Apart from the occasionally palatable scientist (Neil DeGrasse Tyson comes to mind), the field of technology and science finds communicating their astounding results with the public a difficult task.  Most of us can’t be bothered to leaf through the latest MIT Review or Popular Science to discover what brilliant people are creating or are on the verge of creating.  As a result, it seems as though the public consumes the possible future through mediums such as film and television.  Luckily for us, we’re occasionally fed these messages through the skilled lenses of Steven Spielberg (A.I.) and Spike Jonze (Her), or through the enchanting voice of Scarlett Johansson (Her).  Ex Machina is one of those films, that doesn’t give up halfway through on its’ sci-fi senses just to blow things up.  It’s the best type of work in this genre- a cinematic work that takes a thought and has a conversation with the audience before, during, and after the film.

Director Alex Garland, the writer of such science fiction fables as 28 Weeks Later and Sunshine, handles his first directorial charge with the hand of an old pro.  As the title implies, the film deals in gods and monsters, and is never swift to identify which is which.  The subtlety Garland and the cast play between beauty and menace results in a truly mesmerizing, smart fable for our time- well, for all time.  The film is science fiction embodied, chock full of questions, precisely in the manner I prefer to digest it.  As it wades in both the shallow waters of our societal and moral atmospheres, whilst simultaneously toeing the line between tension and horror, it stands as 2015’s best thus far.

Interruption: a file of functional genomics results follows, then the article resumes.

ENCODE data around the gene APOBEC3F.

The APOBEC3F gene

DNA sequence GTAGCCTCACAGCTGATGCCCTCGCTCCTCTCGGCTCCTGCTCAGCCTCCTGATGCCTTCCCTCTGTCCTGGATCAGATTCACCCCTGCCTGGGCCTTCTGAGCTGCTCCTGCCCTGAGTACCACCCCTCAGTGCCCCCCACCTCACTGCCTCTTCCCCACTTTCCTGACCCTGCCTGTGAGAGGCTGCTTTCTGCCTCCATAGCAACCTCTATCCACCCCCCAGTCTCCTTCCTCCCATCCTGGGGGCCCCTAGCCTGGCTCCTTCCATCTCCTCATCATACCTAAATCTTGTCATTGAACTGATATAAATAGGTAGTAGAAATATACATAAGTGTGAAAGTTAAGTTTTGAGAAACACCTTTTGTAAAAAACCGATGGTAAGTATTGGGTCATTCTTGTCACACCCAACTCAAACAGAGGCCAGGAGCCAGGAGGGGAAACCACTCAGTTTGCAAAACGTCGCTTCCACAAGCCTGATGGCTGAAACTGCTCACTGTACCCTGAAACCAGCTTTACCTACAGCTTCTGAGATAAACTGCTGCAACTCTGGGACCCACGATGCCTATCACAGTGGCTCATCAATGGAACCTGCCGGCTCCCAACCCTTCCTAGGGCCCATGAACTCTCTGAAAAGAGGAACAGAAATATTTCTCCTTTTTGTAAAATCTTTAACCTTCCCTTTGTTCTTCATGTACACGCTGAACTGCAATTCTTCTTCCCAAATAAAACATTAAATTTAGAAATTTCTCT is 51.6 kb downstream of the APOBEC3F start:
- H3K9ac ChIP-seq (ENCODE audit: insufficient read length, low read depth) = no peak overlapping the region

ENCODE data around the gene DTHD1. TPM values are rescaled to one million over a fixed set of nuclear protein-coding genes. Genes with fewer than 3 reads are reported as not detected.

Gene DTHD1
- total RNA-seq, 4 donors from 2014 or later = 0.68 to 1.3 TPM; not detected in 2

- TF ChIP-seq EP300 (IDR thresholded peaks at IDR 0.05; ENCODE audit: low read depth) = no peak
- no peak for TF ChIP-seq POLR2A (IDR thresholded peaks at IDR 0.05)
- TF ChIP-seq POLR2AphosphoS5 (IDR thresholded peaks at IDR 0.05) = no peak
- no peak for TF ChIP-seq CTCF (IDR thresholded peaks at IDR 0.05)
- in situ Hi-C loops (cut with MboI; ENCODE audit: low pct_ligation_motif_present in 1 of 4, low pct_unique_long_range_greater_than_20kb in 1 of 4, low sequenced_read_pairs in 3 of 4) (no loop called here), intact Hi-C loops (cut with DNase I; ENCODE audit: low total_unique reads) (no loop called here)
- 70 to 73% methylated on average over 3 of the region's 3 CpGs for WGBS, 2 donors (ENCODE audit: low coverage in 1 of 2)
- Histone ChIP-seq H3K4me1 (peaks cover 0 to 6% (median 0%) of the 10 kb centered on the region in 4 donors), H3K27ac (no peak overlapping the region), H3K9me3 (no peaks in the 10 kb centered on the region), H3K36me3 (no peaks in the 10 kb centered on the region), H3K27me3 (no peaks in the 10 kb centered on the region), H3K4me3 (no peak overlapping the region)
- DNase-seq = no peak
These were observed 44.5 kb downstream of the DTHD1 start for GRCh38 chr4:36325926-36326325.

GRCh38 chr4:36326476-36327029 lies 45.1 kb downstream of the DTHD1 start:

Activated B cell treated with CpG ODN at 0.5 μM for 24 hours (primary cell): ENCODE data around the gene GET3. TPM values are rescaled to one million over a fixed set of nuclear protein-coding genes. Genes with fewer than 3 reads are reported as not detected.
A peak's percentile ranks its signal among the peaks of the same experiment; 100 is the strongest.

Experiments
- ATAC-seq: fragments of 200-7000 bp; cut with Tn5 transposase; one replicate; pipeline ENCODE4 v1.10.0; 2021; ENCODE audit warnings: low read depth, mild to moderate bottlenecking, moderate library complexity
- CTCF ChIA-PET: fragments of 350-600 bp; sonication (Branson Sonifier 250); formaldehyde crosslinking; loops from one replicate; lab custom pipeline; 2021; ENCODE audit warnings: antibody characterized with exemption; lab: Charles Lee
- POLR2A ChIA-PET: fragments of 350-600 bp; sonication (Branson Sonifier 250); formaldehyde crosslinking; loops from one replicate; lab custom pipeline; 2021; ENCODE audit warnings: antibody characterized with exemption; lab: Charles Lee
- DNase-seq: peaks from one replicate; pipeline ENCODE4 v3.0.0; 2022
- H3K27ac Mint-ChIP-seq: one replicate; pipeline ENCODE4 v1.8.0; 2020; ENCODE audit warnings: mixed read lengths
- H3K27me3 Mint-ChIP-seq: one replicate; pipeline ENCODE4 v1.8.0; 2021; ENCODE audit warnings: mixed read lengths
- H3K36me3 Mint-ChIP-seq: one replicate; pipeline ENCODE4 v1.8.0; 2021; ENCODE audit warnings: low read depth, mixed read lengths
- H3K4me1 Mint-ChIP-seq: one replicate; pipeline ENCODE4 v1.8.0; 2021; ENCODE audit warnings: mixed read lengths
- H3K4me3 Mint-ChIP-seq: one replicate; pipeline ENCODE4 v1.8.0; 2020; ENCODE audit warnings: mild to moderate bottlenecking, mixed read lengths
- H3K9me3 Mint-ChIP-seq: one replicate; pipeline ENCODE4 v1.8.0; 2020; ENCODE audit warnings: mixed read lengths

Domnhall Gleeson stars as Caleb, a programmer for a company called ‘Bluebook’.  We come to him as he’s just won an exclusive trip to meet the company’s founder and stay with him for a week.  I imagine that would be like a Microsoft programmer spending a week with Bill Gates, whether that individual would want to or not.  The fictional ‘Bluebook’, the world’s preeminent search engine, was created by a mysterious, reclusive genius (is there any other) named Nathan (Isaac).  By now, we know the type; disconnected, awkward, wealthy beyond our imaginations, and lonely.  Nathan is indeed that, it appears, and wants Caleb to interact with his latest creation, a “female” android named Ava (Vikander).

We know that Ava is a robot because we can see her metal innards, exposed gears, coverings and all.  If we were unable to see her interact with Caleb, however, would we be able to tell whether or not she was human?  That’s his dilemma, and a striking one at that.  As the audience, we’re given their dalliances like acts of a play, each separate in nature, each building upon the previous one in terms of depth, understanding, and tension level.  Caleb is increasingly affected by her pleasantness, curiosity, and insight, leading to emotions he can’t quite understand, including affection for her as a female.  He begins to wonder what has transpired in this compound.  Has Nathan, the creator, abused her?  Does he keep her prisoner for any particular reason other than his own insecurities and misgivings?  Does Nathan understand the responsibility of creating an intelligence, only to then repress its’ growth?